All of the issues that Heffernan has referenced contribute to the reason that the…
Eckholm, Erik. (2010). Congress Moves to Narrow Cocaine Sentencing Disparities. The New
York Times (p. a-16). Retrieved February 2, 2011, from General Reference Center Gold.
Heffernan, William C., and Kleinig, John. (2000). From Social Justice to Criminal Justice:
Poverty and the Administration of Criminal law. New York: Oxford University Press U.S..
S. law. Legislation such as many elements of the U.S.A. PATRIOT ACT are problematic because they do not provide adequate controls to ensure that investigative methods and procedures appropriate under some circumstances cannot be used in circumstances where they are inappropriate under U.S. law.
4. What is the FISA Court? Explain how it works. What authorities can it grant law enforcement? How is it different from traditional courts? What concerns exist about expanding the use of FISA?
The Foreign Intelligence and Surveillance Act of 1978 (FISA) was established to regulate the use of surveillance by the executive branch of government in the wake of various unconstitutional investigations conducted by the Nixon administration in connection with monitoring political rivals and government opposition groups. The FISA Act authorized the covert monitoring of information and communication exchanges of entities of foreign governments engaged in espionage and intelligence collection activities in the U.S. pursuant…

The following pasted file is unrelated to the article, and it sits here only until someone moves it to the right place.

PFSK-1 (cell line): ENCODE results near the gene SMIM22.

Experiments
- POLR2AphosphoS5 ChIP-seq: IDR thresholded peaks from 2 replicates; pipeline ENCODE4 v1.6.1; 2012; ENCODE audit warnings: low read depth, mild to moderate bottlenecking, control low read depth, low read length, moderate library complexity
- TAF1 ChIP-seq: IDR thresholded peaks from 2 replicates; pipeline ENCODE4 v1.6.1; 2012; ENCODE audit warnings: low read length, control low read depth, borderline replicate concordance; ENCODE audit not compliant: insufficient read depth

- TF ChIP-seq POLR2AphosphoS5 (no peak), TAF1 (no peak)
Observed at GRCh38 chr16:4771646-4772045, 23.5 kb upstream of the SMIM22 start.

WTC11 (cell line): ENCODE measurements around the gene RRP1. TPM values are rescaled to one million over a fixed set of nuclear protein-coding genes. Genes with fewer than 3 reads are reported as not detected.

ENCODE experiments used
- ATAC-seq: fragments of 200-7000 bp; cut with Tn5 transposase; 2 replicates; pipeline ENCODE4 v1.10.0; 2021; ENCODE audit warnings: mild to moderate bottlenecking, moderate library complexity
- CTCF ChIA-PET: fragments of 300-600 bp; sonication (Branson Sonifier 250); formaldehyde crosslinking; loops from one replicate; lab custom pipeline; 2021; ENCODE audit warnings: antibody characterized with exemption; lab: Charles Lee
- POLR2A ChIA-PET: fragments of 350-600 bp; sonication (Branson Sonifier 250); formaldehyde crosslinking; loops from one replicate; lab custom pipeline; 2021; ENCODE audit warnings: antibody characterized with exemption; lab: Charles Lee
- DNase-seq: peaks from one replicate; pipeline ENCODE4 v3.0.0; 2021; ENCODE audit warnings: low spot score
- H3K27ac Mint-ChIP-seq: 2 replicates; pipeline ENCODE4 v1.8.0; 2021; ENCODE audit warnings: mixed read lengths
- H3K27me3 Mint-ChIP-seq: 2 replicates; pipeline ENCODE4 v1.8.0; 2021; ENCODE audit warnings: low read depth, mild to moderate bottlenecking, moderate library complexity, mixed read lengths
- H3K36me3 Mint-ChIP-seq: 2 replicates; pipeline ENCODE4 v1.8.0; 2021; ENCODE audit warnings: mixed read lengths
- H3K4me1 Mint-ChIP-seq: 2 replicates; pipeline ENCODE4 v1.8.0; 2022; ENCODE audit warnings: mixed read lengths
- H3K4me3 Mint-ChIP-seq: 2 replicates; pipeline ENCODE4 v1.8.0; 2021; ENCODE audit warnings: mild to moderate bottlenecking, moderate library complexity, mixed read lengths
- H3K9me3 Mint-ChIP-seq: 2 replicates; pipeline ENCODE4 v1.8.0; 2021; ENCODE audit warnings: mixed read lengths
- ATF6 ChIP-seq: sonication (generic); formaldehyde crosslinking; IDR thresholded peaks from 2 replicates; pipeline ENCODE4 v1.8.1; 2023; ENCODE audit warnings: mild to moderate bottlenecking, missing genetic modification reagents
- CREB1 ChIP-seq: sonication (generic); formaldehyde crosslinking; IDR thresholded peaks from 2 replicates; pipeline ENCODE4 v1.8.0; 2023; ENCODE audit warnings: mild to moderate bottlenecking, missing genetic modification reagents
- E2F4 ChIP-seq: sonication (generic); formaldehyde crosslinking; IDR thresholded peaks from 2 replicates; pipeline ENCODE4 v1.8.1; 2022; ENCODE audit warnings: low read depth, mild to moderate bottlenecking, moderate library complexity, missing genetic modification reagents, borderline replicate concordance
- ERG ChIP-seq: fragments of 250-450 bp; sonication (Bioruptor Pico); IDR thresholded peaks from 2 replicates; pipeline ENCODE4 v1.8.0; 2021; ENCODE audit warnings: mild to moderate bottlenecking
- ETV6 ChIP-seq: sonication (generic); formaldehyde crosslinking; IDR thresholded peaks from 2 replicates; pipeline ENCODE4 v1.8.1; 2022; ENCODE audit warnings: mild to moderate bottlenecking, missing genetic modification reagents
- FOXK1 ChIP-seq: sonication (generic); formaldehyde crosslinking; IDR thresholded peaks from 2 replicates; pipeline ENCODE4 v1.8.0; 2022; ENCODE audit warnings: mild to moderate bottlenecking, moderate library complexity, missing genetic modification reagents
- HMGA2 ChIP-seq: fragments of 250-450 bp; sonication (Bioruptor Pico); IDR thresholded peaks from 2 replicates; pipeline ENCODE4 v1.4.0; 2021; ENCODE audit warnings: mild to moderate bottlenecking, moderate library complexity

But there is ample evidence, as documented in our recent report that unfettered access to registries can and does lead to extensive harassment and sometimes violence against former offenders (Fellner, 2007).
Highly publicized cases that deal with the abduction, rape, abuse, and murder of young children have led federal and state governments to introduce new laws that require stricter punishments, requirements, and prohibitions for sex offenders. Increasingly rigorous and over-inclusive necessities for sex offenders are almost unanimously accepted and easy for legislators and politicians to support because they are popular among the general public. As Congress passes law after law cracking down on sex offenders, experts and officials question whether the requirements of those acts even work to achieve the goals of legislators (Farley, 2008).
The most recent act, the Adam Walsh Act (AWA), raises many questions as Congress again expands punishments and requirements of sex offenders. The AWA contains…
Farley, Laura Geer. (2008). The Adam Walsh Act: The Scarlet Letter of the Twenty-First Century. Retrieved May 28, 2009, from Web site:
Fellner, Jamie. (2007). The wrong sex offender laws. Retrieved May 28, 2009, from Los Angels
Times Web site: http://articles.latimes.com/2007/sep/18/news/oe-fellner18